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The concept of "autonomous" vehicles generally conjures up images of futuristic, driverless living rooms on wheels that lack a driver's seat or even a steering wheel.
But, as a new "autonomous" bus pilot program in Scotland goes to show, we're really not quite there yet.
That's because the program requires not one but two humans to operate the buses full-time.
While UK outlets like the BBC, The Guardian, and Sky News breathlessly lead their stories on the Scottish bus line with the moniker "self-driving," Jalopnik was the one to point out the curious caveat in its headline.
As that outlet notes, the quote-unquote autonomous bus line will feature five double-decker vehicles, operated in part by a safety driver and a bus captain who will help passengers board the bus.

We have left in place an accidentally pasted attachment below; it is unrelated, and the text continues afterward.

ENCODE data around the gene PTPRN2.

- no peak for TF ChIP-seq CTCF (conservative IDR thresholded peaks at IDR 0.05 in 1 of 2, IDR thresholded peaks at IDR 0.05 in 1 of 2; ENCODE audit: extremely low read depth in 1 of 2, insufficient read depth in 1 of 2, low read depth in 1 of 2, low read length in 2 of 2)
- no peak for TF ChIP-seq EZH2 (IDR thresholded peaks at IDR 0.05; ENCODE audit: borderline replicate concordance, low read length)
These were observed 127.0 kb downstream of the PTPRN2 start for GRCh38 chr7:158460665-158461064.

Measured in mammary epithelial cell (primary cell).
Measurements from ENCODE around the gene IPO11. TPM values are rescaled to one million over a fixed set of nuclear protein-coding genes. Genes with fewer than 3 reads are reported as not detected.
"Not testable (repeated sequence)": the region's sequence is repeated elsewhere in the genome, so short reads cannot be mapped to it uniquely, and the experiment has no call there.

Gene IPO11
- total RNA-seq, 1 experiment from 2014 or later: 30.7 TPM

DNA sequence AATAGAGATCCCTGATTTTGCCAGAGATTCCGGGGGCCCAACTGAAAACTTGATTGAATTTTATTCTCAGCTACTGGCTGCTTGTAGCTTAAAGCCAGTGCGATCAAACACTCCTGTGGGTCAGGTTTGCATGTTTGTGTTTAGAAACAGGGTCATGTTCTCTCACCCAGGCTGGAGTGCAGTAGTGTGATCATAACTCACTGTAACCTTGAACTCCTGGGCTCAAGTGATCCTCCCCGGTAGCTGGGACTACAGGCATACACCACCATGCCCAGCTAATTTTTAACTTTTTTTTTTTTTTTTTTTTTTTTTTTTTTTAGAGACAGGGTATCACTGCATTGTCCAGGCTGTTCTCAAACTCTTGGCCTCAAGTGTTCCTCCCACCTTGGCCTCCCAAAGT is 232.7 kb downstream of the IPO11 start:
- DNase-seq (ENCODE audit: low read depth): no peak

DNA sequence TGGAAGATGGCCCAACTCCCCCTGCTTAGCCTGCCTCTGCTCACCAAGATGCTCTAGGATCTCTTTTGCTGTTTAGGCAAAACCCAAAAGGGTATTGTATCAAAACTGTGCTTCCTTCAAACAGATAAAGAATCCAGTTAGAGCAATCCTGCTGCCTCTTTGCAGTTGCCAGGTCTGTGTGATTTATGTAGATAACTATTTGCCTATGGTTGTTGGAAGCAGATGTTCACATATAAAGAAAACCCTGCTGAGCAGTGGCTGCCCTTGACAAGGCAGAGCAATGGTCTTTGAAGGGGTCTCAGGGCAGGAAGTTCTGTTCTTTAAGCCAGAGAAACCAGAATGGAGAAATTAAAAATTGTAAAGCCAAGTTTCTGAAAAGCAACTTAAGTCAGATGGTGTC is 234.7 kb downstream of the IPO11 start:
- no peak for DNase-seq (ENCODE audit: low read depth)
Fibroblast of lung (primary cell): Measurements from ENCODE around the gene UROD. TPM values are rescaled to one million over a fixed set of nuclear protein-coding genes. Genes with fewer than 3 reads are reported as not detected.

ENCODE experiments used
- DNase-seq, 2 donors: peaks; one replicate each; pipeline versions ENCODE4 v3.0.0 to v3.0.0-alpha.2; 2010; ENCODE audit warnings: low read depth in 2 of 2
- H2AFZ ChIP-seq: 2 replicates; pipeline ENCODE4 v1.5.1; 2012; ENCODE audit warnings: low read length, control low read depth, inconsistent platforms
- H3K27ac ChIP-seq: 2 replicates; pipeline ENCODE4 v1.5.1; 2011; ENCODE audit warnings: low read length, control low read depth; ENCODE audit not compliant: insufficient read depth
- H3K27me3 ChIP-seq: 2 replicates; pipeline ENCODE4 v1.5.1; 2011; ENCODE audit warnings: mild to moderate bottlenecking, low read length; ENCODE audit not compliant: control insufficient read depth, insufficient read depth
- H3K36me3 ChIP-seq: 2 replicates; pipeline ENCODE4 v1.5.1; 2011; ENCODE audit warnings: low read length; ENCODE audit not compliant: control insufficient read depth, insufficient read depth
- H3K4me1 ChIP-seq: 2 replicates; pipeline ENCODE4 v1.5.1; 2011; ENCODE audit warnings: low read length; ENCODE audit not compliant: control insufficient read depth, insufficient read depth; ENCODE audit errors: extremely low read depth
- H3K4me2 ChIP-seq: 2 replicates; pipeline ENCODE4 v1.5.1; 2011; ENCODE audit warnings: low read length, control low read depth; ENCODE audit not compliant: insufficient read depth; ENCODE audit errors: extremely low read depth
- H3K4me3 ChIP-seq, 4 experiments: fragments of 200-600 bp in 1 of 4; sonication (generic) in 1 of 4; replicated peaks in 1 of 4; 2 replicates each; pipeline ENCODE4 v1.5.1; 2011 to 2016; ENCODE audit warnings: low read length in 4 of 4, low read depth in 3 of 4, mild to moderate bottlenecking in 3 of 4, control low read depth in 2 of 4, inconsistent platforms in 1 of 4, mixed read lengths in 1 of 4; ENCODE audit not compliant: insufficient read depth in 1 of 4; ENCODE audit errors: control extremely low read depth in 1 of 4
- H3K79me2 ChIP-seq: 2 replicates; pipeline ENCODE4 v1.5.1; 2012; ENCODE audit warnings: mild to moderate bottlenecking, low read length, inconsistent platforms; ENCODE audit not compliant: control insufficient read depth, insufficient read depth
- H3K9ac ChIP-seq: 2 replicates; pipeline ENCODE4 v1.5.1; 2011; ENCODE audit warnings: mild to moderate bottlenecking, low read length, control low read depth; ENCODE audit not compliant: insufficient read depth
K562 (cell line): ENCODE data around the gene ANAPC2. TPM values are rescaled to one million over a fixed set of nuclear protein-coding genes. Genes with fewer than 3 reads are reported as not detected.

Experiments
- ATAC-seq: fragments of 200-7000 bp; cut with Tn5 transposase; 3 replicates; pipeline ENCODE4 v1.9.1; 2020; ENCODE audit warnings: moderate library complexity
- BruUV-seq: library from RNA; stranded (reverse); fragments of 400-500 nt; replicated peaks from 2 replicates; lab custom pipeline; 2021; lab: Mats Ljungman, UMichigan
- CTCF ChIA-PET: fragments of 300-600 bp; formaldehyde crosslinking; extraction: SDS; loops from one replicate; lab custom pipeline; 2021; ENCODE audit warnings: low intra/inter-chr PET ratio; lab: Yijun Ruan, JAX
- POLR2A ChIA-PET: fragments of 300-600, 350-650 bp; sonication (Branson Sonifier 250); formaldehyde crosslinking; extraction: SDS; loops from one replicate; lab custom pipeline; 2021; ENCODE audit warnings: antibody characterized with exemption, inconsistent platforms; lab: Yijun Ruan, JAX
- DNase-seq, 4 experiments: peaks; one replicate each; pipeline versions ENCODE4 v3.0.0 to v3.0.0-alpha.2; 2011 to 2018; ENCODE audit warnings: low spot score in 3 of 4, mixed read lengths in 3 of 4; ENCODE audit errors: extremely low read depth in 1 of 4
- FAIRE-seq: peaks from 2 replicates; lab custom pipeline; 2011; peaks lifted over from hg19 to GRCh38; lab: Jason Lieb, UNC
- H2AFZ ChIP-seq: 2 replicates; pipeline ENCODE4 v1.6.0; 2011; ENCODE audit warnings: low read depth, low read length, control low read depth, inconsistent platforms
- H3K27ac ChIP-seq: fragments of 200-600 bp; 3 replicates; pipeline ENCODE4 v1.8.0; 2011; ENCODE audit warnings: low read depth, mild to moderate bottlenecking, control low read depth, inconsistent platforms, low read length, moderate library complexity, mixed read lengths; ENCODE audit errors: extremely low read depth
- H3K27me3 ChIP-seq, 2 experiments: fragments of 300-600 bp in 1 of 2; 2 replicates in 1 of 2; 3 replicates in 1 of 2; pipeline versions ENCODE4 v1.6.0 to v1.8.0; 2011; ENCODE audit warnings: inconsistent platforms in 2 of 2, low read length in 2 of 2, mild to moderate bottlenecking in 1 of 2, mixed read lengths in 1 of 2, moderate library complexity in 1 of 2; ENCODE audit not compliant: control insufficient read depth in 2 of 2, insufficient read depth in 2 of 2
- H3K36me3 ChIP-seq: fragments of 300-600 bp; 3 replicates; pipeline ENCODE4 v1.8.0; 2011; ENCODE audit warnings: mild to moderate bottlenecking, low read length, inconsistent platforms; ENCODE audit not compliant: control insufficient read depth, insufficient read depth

In other words, "self-driving" feels like a bit of a misnomer.
The bus route will take up to 10,000 passengers per week on a 14-mile circuit in and out of the suburbs of Edinburgh. Officials are already singing its praises, while the British government is (perhaps erroneously) calling it the first of its kind in the world.
"This is an exciting milestone for this innovative and ambitious project," Kevin Stewart, Scotland's transport minister, told the BBC, "and I very much look forward to seeing Project CAVForth take to the roads next month."
"We are excited to introduce the UK's first autonomous bus fleet in east Scotland," Stagecoach UK managing director Carla Stockton-Jones added.
While this Scottish fleet certainly isn't the first driverless bus to hit public streets, it's nevertheless ironic that so-called self-driving transportation still needs humans to operate in the year 2023 — but then again, it's probably for the best, given the current state of the technology.
More on autonomous vehicles: Hackers Say They Can Access Teslas and Make Them Honk Wildly
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